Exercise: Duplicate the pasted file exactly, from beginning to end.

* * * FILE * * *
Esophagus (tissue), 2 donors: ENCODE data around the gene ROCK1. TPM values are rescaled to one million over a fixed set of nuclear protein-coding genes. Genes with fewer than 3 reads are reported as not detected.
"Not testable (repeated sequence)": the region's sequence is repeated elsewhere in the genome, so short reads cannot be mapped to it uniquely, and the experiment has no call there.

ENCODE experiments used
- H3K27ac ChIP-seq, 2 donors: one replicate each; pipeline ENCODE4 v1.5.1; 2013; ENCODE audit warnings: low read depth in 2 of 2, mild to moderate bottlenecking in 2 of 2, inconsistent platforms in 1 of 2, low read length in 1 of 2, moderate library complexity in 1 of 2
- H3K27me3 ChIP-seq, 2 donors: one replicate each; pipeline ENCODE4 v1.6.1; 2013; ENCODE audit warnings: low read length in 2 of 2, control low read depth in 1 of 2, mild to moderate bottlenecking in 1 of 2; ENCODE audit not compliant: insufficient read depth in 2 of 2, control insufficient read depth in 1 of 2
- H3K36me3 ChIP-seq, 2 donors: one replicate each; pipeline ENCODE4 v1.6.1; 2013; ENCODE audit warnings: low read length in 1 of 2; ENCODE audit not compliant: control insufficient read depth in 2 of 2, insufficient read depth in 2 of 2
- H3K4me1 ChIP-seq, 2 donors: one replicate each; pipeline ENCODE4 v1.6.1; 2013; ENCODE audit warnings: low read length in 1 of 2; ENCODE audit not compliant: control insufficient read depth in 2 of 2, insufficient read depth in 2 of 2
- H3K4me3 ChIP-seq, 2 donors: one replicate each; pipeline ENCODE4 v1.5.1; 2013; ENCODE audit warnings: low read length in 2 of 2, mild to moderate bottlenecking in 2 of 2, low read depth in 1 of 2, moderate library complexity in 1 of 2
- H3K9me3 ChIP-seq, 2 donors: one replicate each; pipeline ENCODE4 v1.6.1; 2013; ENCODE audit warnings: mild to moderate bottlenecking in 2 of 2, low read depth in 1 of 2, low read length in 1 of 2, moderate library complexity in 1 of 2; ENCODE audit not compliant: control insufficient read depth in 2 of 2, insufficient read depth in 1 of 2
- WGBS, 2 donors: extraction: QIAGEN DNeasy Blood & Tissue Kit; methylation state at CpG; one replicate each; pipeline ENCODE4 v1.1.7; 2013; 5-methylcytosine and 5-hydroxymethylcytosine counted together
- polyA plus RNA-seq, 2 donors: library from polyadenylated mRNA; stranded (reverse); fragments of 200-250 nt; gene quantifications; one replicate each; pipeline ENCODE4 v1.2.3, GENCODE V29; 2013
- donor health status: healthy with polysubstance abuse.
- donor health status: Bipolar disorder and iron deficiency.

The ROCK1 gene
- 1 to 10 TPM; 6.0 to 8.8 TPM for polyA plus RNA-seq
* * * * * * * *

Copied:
Esophagus (tissue), 2 donors: ENCODE data around the gene ROCK1. TPM values are rescaled to one million over a fixed set of nuclear protein-coding genes. Genes with fewer than 3 reads are reported as not detected.
"Not testable (repeated sequence)": the region's sequence is repeated elsewhere in the genome, so short reads cannot be mapped to it uniquely, and the experiment has no call there.

ENCODE experiments used
- H3K27ac ChIP-seq, 2 donors: one replicate each; pipeline ENCODE4 v1.5.1; 2013; ENCODE audit warnings: low read depth in 2 of 2, mild to moderate bottlenecking in 2 of 2, inconsistent platforms in 1 of 2, low read length in 1 of 2, moderate library complexity in 1 of 2
- H3K27me3 ChIP-seq, 2 donors: one replicate each; pipeline ENCODE4 v1.6.1; 2013; ENCODE audit warnings: low read length in 2 of 2, control low read depth in 1 of 2, mild to moderate bottlenecking in 1 of 2; ENCODE audit not compliant: insufficient read depth in 2 of 2, control insufficient read depth in 1 of 2
- H3K36me3 ChIP-seq, 2 donors: one replicate each; pipeline ENCODE4 v1.6.1; 2013; ENCODE audit warnings: low read length in 1 of 2; ENCODE audit not compliant: control insufficient read depth in 2 of 2, insufficient read depth in 2 of 2
- H3K4me1 ChIP-seq, 2 donors: one replicate each; pipeline ENCODE4 v1.6.1; 2013; ENCODE audit warnings: low read length in 1 of 2; ENCODE audit not compliant: control insufficient read depth in 2 of 2, insufficient read depth in 2 of 2
- H3K4me3 ChIP-seq, 2 donors: one replicate each; pipeline ENCODE4 v1.5.1; 2013; ENCODE audit warnings: low read length in 2 of 2, mild to moderate bottlenecking in 2 of 2, low read depth in 1 of 2, moderate library complexity in 1 of 2
- H3K9me3 ChIP-seq, 2 donors: one replicate each; pipeline ENCODE4 v1.6.1; 2013; ENCODE audit warnings: mild to moderate bottlenecking in 2 of 2, low read depth in 1 of 2, low read length in 1 of 2, moderate library complexity in 1 of 2; ENCODE audit not compliant: control insufficient read depth in 2 of 2, insufficient read depth in 1 of 2
- WGBS, 2 donors: extraction: QIAGEN DNeasy Blood & Tissue Kit; methylation state at CpG; one replicate each; pipeline ENCODE4 v1.1.7; 2013; 5-methylcytosine and 5-hydroxymethylcytosine counted together
- polyA plus RNA-seq, 2 donors: library from polyadenylated mRNA; stranded (reverse); fragments of 200-250 nt; gene quantifications; one replicate each; pipeline ENCODE4 v1.2.3, GENCODE V29; 2013
- donor health status: healthy with polysubstance abuse.
- donor health status: Bipolar disorder and iron deficiency.

The ROCK1 gene
- 1 to 10 TPM; 6.0 to 8.8 TPM for polyA plus RNA-seq